Dealing with the drought
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[August 15, 2012]
A half-inch of rain certainly isn't
going to end the drought, and that's if you were lucky enough to
catch that much. This summer, the name of the tune is "What part of
the cloud were you under?" The lack of rainfall, combined with the
excessive heat, has been devastating. The drought has raised many
questions about care and maintenance of plants. Some of those
questions are ones that can be dealt with, but many are
Let's start with lawns. "Will my grass come back?" is by far the
top question. The answer is, "It depends." I will guarantee you
some areas are completely dead where water hasn't been applied.
I can also guarantee you some areas are still alive. With cooler
temperatures, and hopefully some rainfall, one can begin to tell
where you may have something green and growing. It will take a
while in many places to determine the survival rate. Dormancy
begins in the leaf blades, then goes to the crowns and finally
the roots. If the roots go, the grass is gone. Grass will
probably be coming back from the roots -- if it is still alive.
One way to tell is to dig a plant and see if roots are still
plump and white. Brown and dried up is not a good thing when it
comes to grass roots.
"Should I reseed or overseed my lawn?"
That all depends on how much has survived and how much rain you
figure we will get by the end of September. Several "rules of
thumb" enter into the equation. One is if dead areas are no
larger than a dinner plate, the grass can fill in itself.
Another is if it doesn't rain, then it doesn't matter -- unless
you are willing to water. The last one to throw out for now is
the germination period for grass seed. It can take up to a month
for Kentucky bluegrass, three weeks for red or chewings fescue,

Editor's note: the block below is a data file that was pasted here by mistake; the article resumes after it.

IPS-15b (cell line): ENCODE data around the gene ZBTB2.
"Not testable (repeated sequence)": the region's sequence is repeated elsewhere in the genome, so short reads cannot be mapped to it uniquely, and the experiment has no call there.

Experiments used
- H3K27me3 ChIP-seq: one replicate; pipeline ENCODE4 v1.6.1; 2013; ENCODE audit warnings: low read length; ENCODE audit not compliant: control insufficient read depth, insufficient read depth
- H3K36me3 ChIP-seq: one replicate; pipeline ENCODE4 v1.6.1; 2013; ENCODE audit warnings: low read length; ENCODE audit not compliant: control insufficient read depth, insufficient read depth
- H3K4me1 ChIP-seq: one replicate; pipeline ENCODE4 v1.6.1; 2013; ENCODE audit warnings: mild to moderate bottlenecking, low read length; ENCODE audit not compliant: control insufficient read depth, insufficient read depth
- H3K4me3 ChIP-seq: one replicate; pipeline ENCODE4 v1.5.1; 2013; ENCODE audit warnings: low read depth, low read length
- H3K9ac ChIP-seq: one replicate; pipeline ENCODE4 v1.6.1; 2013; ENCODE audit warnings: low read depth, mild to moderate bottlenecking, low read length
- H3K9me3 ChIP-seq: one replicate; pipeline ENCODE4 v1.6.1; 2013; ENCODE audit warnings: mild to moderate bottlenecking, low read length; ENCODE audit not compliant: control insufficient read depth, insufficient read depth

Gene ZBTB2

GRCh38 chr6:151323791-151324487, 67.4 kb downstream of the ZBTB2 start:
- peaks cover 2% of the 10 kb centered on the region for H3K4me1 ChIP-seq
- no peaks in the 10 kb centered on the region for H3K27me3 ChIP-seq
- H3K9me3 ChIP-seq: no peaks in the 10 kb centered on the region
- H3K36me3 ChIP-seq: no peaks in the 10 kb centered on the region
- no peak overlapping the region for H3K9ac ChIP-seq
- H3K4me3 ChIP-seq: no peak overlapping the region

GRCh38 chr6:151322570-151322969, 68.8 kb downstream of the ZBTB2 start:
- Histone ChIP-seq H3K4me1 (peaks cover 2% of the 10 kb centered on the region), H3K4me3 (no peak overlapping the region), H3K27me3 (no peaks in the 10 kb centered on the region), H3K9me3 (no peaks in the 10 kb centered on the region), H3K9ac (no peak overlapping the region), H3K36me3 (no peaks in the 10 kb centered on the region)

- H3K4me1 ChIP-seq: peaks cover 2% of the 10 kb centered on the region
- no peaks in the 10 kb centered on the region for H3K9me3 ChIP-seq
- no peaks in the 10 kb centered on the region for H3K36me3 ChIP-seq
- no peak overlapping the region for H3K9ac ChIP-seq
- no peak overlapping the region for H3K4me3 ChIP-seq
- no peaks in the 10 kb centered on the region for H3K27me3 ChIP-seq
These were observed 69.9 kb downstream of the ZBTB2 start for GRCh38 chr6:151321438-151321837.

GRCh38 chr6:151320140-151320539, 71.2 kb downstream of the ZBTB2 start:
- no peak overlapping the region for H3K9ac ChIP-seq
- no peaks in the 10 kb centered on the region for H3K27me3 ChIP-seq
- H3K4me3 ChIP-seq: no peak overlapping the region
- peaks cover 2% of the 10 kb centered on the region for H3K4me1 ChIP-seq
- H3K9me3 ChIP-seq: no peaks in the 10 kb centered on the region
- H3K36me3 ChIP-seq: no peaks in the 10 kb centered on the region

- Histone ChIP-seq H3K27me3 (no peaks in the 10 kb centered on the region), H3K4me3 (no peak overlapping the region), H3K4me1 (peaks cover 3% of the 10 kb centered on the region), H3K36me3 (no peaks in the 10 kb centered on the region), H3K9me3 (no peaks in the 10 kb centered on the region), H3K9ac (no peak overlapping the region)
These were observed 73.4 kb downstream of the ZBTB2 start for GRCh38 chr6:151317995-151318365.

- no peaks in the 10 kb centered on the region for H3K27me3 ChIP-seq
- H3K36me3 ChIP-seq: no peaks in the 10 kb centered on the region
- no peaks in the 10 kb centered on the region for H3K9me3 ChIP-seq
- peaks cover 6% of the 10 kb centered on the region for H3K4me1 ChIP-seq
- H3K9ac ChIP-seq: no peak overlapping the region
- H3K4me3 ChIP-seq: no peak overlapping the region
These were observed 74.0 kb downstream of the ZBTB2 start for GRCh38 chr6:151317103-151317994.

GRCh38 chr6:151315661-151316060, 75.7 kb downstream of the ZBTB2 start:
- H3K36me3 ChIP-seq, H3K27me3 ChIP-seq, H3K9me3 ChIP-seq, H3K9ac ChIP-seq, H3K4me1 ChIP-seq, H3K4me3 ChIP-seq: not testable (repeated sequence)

and 10-14 days for .perennial ryegrass. You need to have grass
established before freezing temperatures arrive. This means
seeding dates by Sept. 10-15.
"What about weeds?" It's really easy to control weeds right
now. If it is green, you can spray it. That doesn't mean that
many weeds haven't also had the tops die off. In that case,
control is not practical.
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In the grand scheme of things, I would concentrate on getting
grass growing if you can. You can always stop the weed cycle. I
would also avoid fertilizer at this time. Grass will grow under
poor fertility conditions, and adding fertilizer (and large
amounts of salt are in the fertilizer) may make things much
Many perennial plants such as trees, shrubs and others are also
suffering. In many cases, the heat has been as detrimental as the
dry weather. You can add water, but you can't take away heat in most
cases. The weather we have had has caused many plants to try to
protect themselves. This could be in the form of losing leaves,
shedding fruit or even dying back. Leaves aren't as important as
buds. Check for plump, green buds to get an idea of the long-term
survival of these plants. An inch of water a week will keep things
green and growing, while a fourth of that amount will keep them
alive. Browning of leaves, especially on the tips, simply means the
plants can't keep up with the amount of water they are losing.
Hopefully these tips will help you manage things as we head into
the fall months. And, hopefully the fall months will be much kinder
to us and our plants.
University of Illinois Extension]